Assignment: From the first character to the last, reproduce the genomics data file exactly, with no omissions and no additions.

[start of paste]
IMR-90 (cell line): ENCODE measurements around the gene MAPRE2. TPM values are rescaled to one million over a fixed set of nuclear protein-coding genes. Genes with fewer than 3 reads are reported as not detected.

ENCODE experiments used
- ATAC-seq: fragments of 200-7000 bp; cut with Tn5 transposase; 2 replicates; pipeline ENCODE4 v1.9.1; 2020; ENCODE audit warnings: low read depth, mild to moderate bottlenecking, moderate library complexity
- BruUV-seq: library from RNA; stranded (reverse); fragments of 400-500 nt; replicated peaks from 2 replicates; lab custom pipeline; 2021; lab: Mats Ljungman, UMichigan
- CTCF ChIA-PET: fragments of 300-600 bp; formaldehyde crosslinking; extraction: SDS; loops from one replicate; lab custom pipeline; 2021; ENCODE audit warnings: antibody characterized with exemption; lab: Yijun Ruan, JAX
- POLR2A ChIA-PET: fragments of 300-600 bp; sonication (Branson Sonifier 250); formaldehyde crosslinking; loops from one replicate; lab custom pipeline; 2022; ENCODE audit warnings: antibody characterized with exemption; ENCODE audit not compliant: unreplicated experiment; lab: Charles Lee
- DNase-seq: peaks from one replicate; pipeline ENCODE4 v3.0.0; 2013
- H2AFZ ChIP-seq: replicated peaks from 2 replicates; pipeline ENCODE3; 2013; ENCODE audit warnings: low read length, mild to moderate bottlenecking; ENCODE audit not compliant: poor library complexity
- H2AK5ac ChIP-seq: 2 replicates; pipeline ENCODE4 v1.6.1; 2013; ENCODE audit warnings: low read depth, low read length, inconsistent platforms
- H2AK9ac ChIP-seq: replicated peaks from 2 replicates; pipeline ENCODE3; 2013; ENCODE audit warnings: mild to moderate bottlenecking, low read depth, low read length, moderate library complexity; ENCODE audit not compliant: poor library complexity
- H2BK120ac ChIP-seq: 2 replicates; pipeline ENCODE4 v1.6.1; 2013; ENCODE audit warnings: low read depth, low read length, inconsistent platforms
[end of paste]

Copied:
IMR-90 (cell line): ENCODE measurements around the gene MAPRE2. TPM values are rescaled to one million over a fixed set of nuclear protein-coding genes. Genes with fewer than 3 reads are reported as not detected.

ENCODE experiments used
- ATAC-seq: fragments of 200-7000 bp; cut with Tn5 transposase; 2 replicates; pipeline ENCODE4 v1.9.1; 2020; ENCODE audit warnings: low read depth, mild to moderate bottlenecking, moderate library complexity
- BruUV-seq: library from RNA; stranded (reverse); fragments of 400-500 nt; replicated peaks from 2 replicates; lab custom pipeline; 2021; lab: Mats Ljungman, UMichigan
- CTCF ChIA-PET: fragments of 300-600 bp; formaldehyde crosslinking; extraction: SDS; loops from one replicate; lab custom pipeline; 2021; ENCODE audit warnings: antibody characterized with exemption; lab: Yijun Ruan, JAX
- POLR2A ChIA-PET: fragments of 300-600 bp; sonication (Branson Sonifier 250); formaldehyde crosslinking; loops from one replicate; lab custom pipeline; 2022; ENCODE audit warnings: antibody characterized with exemption; ENCODE audit not compliant: unreplicated experiment; lab: Charles Lee
- DNase-seq: peaks from one replicate; pipeline ENCODE4 v3.0.0; 2013
- H2AFZ ChIP-seq: replicated peaks from 2 replicates; pipeline ENCODE3; 2013; ENCODE audit warnings: low read length, mild to moderate bottlenecking; ENCODE audit not compliant: poor library complexity
- H2AK5ac ChIP-seq: 2 replicates; pipeline ENCODE4 v1.6.1; 2013; ENCODE audit warnings: low read depth, low read length, inconsistent platforms
- H2AK9ac ChIP-seq: replicated peaks from 2 replicates; pipeline ENCODE3; 2013; ENCODE audit warnings: mild to moderate bottlenecking, low read depth, low read length, moderate library complexity; ENCODE audit not compliant: poor library complexity
- H2BK120ac ChIP-seq: 2 replicates; pipeline ENCODE4 v1.6.1; 2013; ENCODE audit warnings: low read depth, low read length, inconsistent platforms